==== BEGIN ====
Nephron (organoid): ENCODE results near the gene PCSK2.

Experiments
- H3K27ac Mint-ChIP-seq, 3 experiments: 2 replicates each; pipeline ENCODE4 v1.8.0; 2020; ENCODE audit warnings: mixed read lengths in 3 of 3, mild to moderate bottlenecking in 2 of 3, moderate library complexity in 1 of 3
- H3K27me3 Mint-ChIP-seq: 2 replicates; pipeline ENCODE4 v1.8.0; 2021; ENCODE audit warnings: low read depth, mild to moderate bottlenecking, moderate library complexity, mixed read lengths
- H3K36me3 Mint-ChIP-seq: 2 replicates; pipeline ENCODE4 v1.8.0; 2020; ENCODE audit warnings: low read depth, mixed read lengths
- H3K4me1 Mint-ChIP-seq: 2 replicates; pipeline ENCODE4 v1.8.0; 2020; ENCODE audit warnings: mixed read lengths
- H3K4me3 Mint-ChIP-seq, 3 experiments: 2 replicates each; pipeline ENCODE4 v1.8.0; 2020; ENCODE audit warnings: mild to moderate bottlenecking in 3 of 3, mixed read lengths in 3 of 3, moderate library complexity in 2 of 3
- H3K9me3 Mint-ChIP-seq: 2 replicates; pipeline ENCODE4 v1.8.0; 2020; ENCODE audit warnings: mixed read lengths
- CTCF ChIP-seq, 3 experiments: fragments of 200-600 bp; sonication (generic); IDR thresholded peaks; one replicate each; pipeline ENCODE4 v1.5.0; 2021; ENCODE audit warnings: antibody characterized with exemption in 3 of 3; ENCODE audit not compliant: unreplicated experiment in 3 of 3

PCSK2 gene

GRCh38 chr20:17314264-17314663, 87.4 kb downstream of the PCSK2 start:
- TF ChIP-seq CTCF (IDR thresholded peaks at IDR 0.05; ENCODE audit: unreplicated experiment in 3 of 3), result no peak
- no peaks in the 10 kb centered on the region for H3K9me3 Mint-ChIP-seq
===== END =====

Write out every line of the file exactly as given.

Nephron (organoid): ENCODE results near the gene PCSK2.

Experiments
- H3K27ac Mint-ChIP-seq, 3 experiments: 2 replicates each; pipeline ENCODE4 v1.8.0; 2020; ENCODE audit warnings: mixed read lengths in 3 of 3, mild to moderate bottlenecking in 2 of 3, moderate library complexity in 1 of 3
- H3K27me3 Mint-ChIP-seq: 2 replicates; pipeline ENCODE4 v1.8.0; 2021; ENCODE audit warnings: low read depth, mild to moderate bottlenecking, moderate library complexity, mixed read lengths
- H3K36me3 Mint-ChIP-seq: 2 replicates; pipeline ENCODE4 v1.8.0; 2020; ENCODE audit warnings: low read depth, mixed read lengths
- H3K4me1 Mint-ChIP-seq: 2 replicates; pipeline ENCODE4 v1.8.0; 2020; ENCODE audit warnings: mixed read lengths
- H3K4me3 Mint-ChIP-seq, 3 experiments: 2 replicates each; pipeline ENCODE4 v1.8.0; 2020; ENCODE audit warnings: mild to moderate bottlenecking in 3 of 3, mixed read lengths in 3 of 3, moderate library complexity in 2 of 3
- H3K9me3 Mint-ChIP-seq: 2 replicates; pipeline ENCODE4 v1.8.0; 2020; ENCODE audit warnings: mixed read lengths
- CTCF ChIP-seq, 3 experiments: fragments of 200-600 bp; sonication (generic); IDR thresholded peaks; one replicate each; pipeline ENCODE4 v1.5.0; 2021; ENCODE audit warnings: antibody characterized with exemption in 3 of 3; ENCODE audit not compliant: unreplicated experiment in 3 of 3

PCSK2 gene

GRCh38 chr20:17314264-17314663, 87.4 kb downstream of the PCSK2 start:
- TF ChIP-seq CTCF (IDR thresholded peaks at IDR 0.05; ENCODE audit: unreplicated experiment in 3 of 3), result no peak
- no peaks in the 10 kb centered on the region for H3K9me3 Mint-ChIP-seq